Garrison invited monthly contributions and $2,000 gifts within the next 60 days to match Parker Loy’s offering.

Students, standing ready in the aisles, received the offering, against the backdrop of Chresten and Bridgette Tomlin and the Ft. Myers First Assembly of God Choir singing “I Am.”

The Tomlins are veteran preaching and music evangelists and recording artists. Tom Matrone, music director at Central Assembly, Springfield, Missouri, led the choir comprised of 200 singers representing each of the five campuses Ft. Myers First.

Dr. Wood opened his message with three directories in hand: the current General Council directory and two volumes of a Book of Remembrance. The first was the current listing of Assemblies of God ministers and missionaries. The others are handwritten names of those credentialed since 1914 and now deceased.

He termed them the “book of the living on earth” and “the books of the living in heaven,” and pointed out that most present would not know many on either list. “The overwhelming majority of the Lord’s workers labor anonymously in His vineyard — often in lonely places.”

Referring to Leah as one of the most obscure persons in the Bible, he said her legacy plays out beyond the 10 chapters of her story in Genesis all the way to the Book of the Revelation. He appealed to Leah’s purity of faith both to encourage and to challenge. Despite the double indignity of being traded by her father and rejected by her husband, and despite a life of circumstances beyond her control, she trusted God. Wood walked through the Scriptures to show how Leah’s legacy ultimately fit into “long tapestry of God’s weaving.”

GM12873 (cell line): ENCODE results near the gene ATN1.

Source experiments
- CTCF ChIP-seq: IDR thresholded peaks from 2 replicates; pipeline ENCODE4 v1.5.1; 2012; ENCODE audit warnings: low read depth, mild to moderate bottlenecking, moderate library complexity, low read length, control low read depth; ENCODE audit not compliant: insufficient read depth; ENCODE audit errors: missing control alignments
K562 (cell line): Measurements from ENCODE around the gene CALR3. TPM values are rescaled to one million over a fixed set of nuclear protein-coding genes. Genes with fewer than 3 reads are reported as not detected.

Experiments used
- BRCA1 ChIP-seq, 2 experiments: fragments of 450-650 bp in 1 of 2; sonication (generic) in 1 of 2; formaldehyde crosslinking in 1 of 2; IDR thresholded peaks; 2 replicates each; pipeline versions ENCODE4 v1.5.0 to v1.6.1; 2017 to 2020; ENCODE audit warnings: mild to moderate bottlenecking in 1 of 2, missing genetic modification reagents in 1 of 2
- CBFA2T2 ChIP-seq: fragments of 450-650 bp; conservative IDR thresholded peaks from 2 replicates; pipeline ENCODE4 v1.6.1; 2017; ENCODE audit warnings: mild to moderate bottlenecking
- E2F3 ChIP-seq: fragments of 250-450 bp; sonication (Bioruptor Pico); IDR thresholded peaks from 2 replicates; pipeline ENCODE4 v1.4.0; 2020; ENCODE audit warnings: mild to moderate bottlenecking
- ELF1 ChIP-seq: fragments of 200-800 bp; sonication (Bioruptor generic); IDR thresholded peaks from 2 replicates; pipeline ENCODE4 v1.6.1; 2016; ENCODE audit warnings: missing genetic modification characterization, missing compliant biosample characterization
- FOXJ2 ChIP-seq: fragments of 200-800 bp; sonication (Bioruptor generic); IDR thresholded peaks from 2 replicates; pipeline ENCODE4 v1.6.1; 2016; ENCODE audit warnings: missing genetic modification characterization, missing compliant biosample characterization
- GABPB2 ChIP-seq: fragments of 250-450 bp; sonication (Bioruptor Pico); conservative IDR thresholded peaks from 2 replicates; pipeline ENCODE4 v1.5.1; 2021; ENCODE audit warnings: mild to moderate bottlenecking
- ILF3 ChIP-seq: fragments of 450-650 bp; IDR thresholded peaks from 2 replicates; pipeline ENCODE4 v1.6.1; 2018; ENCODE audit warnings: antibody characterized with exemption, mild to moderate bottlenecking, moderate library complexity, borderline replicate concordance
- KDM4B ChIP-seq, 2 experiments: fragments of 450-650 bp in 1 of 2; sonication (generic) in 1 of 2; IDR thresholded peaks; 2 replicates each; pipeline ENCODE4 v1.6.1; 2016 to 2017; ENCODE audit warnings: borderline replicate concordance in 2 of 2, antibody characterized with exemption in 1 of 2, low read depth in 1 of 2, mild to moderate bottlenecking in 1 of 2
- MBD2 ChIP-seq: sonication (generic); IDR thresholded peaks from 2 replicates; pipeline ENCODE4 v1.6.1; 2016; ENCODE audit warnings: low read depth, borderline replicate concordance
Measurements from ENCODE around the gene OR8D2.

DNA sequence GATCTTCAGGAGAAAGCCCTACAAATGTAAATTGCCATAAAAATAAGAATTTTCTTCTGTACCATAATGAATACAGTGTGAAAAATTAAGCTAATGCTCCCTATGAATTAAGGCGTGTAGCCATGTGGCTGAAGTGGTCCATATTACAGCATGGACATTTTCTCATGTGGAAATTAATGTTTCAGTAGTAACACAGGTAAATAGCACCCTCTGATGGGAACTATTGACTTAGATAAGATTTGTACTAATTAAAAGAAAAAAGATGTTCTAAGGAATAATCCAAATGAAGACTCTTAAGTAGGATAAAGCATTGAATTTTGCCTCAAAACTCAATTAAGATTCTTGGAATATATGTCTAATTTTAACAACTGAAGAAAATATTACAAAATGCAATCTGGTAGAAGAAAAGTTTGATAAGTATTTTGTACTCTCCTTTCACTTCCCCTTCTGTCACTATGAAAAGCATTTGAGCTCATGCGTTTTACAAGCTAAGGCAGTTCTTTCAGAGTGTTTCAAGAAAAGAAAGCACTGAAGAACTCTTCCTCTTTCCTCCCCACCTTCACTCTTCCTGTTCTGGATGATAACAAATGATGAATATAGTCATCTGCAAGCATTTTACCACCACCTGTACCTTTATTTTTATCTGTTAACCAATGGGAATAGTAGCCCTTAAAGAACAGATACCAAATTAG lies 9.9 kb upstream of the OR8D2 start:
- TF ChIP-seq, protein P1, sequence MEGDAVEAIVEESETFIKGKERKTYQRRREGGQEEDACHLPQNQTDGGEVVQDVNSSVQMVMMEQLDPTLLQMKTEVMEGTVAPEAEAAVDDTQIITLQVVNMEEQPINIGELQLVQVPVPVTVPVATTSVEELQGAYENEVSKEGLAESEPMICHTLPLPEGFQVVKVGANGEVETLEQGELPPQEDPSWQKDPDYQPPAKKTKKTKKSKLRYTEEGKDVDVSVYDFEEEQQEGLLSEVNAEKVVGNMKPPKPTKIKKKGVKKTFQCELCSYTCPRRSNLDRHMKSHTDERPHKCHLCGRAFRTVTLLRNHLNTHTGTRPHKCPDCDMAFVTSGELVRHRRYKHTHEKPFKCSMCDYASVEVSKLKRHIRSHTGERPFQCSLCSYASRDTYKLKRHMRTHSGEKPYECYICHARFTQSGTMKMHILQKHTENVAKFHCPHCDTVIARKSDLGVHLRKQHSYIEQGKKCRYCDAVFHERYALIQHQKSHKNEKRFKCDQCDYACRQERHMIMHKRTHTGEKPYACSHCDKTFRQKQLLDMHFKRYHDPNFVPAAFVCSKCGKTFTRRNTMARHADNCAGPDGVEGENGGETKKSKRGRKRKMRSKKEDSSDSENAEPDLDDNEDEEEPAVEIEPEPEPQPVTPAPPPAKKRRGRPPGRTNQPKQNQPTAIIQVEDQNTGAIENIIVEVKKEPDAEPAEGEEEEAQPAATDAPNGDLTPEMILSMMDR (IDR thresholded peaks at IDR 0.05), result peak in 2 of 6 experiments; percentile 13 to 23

Without Leah, there is no Levi, no Moses, no first five books of the Bible, no Ten Commandments, no prototype high priest to model Jesus’ intercessor ministry for us.

Wood referred to Leah’s descendent Caleb and his determination at age 85 to claim God’s promise.

He declared, “I hope at 95 years of age the Assemblies of God is saying ‘Give us this country! Give us this city! Give us this community! Give us this church!’” He credited Caleb with the same spiritual genetics and tenacity as Leah — never give up, never give in, and never sit down in self pity, resignation or defeat

Summarizing Leah’s lineage through Judah and David to Jesus, Wood said the people of the Christmas story are mainly Leah’s kids. “Without Leah, we could not sing ‘Joy to the World the Lord Has Come!’”

In closing, Wood recounted the sacrifices of his missionary parents in an unyielding field for a church plant. Though they left the community in seeming failure, today a flourishing congregation of 3,000 worships there and has planted over 200 churches around the world. They had pounded on and weakened the wall but others saw the breakthrough. Wood encouraged those in current battle, “Keep knocking.”

The evening climaxed with extended time of prayer. Wood noted that we are different from Leah in that the Lord always has loved us. Hundreds streamed into the aisle and forward for an extended time of prayer as Tom Matrone and Fort Myers Worship Band sang and played “Jesus Be the Center.”

Mel Surface

The late Mel Surface (1946-2018) was a writer, pastor, and former staff member at the national and North Texas District Assemblies of God offices. A journalism graduate of the University of Houston, he served as a newspaper and magazine reporter and editor. The author of two books, his writings regularly appeared in a variety of print and internet publications.